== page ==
Long live the Web

Great article by Tim Berners-Lee about Web openness, standards and neutrality.
After 20 years from its creation the Web’s father writes its point of view of the situation, now that the Internet and the Web are in our everyday life.
Today we consider the Web a very powerful tool but it is also being threatened in different ways: social-networking sites are hiding information posted by their users from the rest of the Web; Internet providers slow traffic to sites which they have no deals with; governments are monitoring people’s online habits for various purposes.
Berners-Lee states that we have to think about some basic principles and properties we want the Web to have and not have.
First of all if we want the Web to be useful we need universality: when making a link you can link to anything. People must be able to put anything on the Web regardless of the software and hardware used. The URI, or URL, is the key to universality because it allows you to follow any link.
Another important design feature is decentralization which means that no one needs to get approval from any authority to add a page or make a link.
Threats to the Web’s universality have already arisen: cable television companies with Internet connectivity limit their users to download only inside the company’s site; social-networking sites (Facebook, LinkedIn and others) present many problems like providing information within their sites: your data is walled off from the others, it’s isolated.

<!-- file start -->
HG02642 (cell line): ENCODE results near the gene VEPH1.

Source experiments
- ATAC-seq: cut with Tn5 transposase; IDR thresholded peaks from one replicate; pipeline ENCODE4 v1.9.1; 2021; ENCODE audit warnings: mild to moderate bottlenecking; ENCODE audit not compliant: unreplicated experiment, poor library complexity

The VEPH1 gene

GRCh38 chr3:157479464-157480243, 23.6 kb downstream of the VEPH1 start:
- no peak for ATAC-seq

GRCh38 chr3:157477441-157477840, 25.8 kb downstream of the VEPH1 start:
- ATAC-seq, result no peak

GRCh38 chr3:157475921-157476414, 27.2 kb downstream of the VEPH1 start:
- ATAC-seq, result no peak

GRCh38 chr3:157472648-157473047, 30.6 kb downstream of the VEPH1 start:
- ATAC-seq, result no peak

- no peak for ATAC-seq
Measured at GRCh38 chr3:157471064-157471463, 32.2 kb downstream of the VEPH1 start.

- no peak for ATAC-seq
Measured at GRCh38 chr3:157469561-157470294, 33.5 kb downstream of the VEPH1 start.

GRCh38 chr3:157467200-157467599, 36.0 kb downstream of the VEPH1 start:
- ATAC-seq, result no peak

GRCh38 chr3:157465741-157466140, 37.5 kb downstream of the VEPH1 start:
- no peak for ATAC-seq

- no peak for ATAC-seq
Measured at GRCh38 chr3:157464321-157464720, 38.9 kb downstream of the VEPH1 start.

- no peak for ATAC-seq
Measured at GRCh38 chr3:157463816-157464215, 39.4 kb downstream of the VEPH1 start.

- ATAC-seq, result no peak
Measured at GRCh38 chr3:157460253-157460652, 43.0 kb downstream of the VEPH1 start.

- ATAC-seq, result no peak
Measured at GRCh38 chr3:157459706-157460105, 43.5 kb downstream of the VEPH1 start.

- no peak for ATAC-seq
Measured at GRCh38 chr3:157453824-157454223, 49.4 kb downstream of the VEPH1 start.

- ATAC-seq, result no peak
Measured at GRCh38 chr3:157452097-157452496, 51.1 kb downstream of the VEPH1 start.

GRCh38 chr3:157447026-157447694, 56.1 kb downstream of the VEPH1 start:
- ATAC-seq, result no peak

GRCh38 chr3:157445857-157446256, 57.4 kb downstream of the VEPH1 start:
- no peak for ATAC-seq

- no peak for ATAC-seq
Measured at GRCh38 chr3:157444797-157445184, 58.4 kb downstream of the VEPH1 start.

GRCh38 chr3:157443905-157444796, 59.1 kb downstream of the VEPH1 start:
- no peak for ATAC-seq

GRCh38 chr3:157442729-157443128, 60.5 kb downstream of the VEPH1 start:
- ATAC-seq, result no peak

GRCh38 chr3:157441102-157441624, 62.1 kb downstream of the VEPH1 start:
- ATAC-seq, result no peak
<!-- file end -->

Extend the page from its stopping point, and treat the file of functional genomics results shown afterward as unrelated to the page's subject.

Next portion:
Open standards are another key principle on which Internet protocols are based and run many services, Web included. When requesting an URI addressed with the protocol “http:” any Web browser knows what to do but closed worlds like iTunes system uses the proprietary protocol “itunes:” for its links: you must use Apple’s software to follow these URIs.
Another important principle is the separation of layers: keep the Web separate from the Internet. The Web is just one application that runs on the Internet which is a huge network that transmits packets of information among millions of computers and devices according to the open standard mentioned before.
But what happens if the Internet is not free from interference? Today many governments force the ISPs to apply filters and block access to certain sites for many different reasons.
Net neutrality is very important and the ISPs should do their best to maintain the connection quality you have paid for without any discrimination, commercial or of other kind.
This neutrality unfortunately is not applied to mobile phone connections.
Other threats discussed in the article deals with snooping (peeking inside the packets to determine the URIs the ISP customers are browsing), free speech and network rights (in particular the Hadopi French law and the Google vs China government affair).
There is also a mention to free software projects that allow anyone to create their own social network like GnuSocial and Diaspora; Status.net project runs sites like identi.ca that allow you to operate your own Twitter-like network without the Twitter centralization.
So in the end we all should care to stop these trends since we could lose pieces of our freedom and, most importantly, because the Web is ours.


This entry was posted on Saturday, April 23rd, 2011 at 7:43 PM and is filed under internet.

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